Construction for two new research ships funded by the Office of Naval Research (ONR) officially got underway with a keel-laying and dedication ceremony Aug. 17 in Anacortes, Wash.
Contracts for both state-of-the-art Ocean-class Auxiliary General Purpose Oceanographic Research (AGOR) vessels were awarded in late 2011 and earlier this year. During the traditional ceremony, the first pieces of steel comprising the keels for AGOR 27 and 28 were etched with the keel certifiers’ initials.
“Gaining exact knowledge and understanding of the oceans is critical to fulfilling today’s and tomorrow’s Navy and Marine Corp missions,” said Chief of Naval Research Rear Adm. Matthew Klunder, who spoke at the ceremony. “Research vessels like AGOR 27 and 28 provide us the best opportunity to gather scientific data that is important for understanding the complex ocean properties impacting the performance and capabilities of our Sailor and Marines.”
The design and construction of both vessels will be managed by the Naval Sea Systems Command. Each is expected to be completed in the next 30 to 36 months, with delivery scheduled for late 2014 for AGOR 27 and early 2015 for AGOR 28.
Once completed, AGOR 27 will be operated by the Woods Hole Oceanographic Institution, and AGOR 28 will be managed by the Scripps Institution of Oceanography under charter party agreements with ONR. Both ships will be supporting scientists with ongoing research worldwide, including in the Atlantic, western Pacific and Indian Ocean regions in a wide variety of missions.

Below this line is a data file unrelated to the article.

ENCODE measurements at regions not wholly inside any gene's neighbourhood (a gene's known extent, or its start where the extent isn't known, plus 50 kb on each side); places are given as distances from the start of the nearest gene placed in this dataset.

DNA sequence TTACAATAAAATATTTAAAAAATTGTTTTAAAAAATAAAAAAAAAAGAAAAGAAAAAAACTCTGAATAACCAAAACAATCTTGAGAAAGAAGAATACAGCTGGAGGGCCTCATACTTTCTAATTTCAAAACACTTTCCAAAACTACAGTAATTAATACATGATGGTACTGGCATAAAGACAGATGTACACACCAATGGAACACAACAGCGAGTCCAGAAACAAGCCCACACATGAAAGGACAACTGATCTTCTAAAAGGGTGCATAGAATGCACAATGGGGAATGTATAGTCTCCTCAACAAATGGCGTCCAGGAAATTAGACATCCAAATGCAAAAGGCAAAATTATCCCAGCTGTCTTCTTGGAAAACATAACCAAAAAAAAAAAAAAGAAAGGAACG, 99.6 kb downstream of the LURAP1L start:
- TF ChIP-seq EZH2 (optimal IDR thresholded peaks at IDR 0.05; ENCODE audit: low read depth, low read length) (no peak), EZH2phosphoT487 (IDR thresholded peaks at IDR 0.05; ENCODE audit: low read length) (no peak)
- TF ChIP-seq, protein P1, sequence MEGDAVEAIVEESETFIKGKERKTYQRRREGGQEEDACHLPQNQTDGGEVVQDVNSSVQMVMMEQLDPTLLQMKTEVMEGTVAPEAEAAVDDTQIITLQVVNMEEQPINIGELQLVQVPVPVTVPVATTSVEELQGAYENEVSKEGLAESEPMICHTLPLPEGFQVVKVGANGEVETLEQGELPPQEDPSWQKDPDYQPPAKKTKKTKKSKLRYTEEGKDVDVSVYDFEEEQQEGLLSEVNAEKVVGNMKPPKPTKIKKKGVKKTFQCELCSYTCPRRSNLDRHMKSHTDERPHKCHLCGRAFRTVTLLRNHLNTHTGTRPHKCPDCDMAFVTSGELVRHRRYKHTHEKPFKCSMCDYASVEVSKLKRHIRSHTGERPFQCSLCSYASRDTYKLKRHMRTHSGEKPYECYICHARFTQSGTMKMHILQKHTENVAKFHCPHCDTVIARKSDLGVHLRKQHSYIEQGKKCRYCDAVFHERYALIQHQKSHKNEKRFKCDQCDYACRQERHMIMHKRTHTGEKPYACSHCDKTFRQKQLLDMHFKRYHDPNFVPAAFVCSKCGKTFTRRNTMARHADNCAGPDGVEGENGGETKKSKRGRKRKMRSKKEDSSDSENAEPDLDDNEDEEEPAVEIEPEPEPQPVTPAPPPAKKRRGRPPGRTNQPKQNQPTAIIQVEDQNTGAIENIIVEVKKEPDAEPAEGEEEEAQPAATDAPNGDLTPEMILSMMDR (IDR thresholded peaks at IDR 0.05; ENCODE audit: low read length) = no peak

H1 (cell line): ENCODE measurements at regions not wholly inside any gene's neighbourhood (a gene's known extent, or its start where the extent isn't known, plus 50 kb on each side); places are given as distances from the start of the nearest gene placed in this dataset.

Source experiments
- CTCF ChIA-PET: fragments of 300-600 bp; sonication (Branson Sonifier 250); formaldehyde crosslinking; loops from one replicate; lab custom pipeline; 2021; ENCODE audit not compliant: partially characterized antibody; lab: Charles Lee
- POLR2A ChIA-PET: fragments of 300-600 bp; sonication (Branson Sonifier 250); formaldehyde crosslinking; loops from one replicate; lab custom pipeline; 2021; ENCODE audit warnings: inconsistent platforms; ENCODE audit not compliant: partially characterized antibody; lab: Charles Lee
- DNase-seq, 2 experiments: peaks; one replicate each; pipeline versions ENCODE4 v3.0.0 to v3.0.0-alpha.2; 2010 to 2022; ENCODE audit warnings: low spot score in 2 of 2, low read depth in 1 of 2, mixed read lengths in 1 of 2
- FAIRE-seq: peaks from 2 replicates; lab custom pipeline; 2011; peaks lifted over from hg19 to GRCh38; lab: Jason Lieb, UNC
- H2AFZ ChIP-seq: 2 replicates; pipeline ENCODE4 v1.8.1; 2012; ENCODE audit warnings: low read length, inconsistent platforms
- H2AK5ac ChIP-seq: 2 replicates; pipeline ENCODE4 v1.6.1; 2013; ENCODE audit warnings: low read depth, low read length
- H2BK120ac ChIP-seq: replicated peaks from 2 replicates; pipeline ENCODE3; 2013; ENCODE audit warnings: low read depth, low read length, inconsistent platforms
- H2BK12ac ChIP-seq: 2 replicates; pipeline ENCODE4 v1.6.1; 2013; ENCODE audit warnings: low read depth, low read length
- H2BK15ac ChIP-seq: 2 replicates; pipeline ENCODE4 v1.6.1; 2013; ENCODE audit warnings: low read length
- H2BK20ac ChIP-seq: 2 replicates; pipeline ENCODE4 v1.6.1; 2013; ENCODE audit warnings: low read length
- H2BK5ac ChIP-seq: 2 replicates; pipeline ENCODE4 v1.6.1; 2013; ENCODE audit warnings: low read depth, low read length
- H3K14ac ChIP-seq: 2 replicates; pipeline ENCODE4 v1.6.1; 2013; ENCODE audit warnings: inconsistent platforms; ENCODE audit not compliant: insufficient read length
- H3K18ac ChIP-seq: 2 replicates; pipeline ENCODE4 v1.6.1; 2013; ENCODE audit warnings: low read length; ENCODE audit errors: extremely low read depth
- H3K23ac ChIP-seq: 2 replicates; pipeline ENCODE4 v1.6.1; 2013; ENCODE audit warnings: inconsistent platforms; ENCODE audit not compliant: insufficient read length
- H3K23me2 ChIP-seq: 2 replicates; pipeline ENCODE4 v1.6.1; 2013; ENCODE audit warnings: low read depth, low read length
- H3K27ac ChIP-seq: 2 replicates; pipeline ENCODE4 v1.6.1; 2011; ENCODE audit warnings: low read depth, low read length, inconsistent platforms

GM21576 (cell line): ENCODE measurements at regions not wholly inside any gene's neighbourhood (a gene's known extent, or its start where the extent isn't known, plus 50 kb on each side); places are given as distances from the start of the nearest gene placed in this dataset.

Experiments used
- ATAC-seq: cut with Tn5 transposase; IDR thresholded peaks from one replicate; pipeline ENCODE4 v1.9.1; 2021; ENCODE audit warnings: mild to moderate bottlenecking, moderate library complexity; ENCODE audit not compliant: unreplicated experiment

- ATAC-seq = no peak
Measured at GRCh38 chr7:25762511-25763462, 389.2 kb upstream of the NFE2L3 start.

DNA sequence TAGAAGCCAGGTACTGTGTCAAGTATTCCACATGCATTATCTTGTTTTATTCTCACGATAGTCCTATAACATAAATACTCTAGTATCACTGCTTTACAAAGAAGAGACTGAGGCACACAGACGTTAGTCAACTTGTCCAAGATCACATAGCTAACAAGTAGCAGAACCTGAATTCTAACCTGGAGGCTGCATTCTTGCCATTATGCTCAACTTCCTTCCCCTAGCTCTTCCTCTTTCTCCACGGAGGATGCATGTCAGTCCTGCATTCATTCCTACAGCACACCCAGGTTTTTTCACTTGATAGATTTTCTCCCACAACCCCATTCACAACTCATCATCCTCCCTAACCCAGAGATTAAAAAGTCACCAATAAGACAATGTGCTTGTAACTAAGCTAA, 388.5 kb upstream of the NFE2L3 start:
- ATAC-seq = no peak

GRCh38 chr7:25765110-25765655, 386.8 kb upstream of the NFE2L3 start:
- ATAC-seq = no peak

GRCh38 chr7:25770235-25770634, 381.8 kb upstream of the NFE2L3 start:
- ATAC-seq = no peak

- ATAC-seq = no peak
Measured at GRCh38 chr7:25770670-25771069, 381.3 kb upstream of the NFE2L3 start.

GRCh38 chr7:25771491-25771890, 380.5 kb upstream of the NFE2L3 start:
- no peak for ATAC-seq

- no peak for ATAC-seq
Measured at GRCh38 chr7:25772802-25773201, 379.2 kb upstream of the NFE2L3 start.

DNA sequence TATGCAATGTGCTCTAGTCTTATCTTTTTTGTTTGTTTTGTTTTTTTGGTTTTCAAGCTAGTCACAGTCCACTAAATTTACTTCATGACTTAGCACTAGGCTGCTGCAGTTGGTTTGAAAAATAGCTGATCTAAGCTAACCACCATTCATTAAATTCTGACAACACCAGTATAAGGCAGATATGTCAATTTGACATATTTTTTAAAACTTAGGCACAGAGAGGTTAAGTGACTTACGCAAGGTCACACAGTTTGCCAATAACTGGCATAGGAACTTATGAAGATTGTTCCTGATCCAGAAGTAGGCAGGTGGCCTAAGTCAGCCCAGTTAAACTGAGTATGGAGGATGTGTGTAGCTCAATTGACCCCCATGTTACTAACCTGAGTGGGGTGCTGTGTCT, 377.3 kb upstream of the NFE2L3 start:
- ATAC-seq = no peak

“These will be the first new ships ONR has built in 15 to 20 years by the time they launch—so they represent the latest in shipbuilding technology, as well as capabilities for oceanographic research that will take us well into the mid-21st century,” said Dr. Frank Herr, director of ONR’s Ocean Battlespace Sensing Department.
Both ships will have the ability to sail at a sustained speed of 12 knots and will have 20 berths allotted for crew members and 24 for scientists. Some of the high-tech features planned include: acoustic navigation and tracking systems that operate at various depths; a specially designed hull that diverts bubbles from the acoustic sensor area; a centralized freshwater cooling system to provide heating, ventilation and air conditioning; and dual-controllable propellers with variable speed motors for increased efficiency.
These two ships will join the four other research vessels (R/V) in ONR’s fleet as of early 2015: R/V Atlantis, R/V Kilo Moana, R/V Roger Revelle and R/V Thomas G. Thompson.
The keel laying is a major milestone in a ship’s construction, symbolizing the point at which it begins to transition from concept to reality.
“It’s an opportunity for the ship’s users, operators, builders and sponsors to come together and mark the beginning of the life of the ship—to see the work that has taken the last 10 years take shape by getting to this point of actual construction,” Herr said.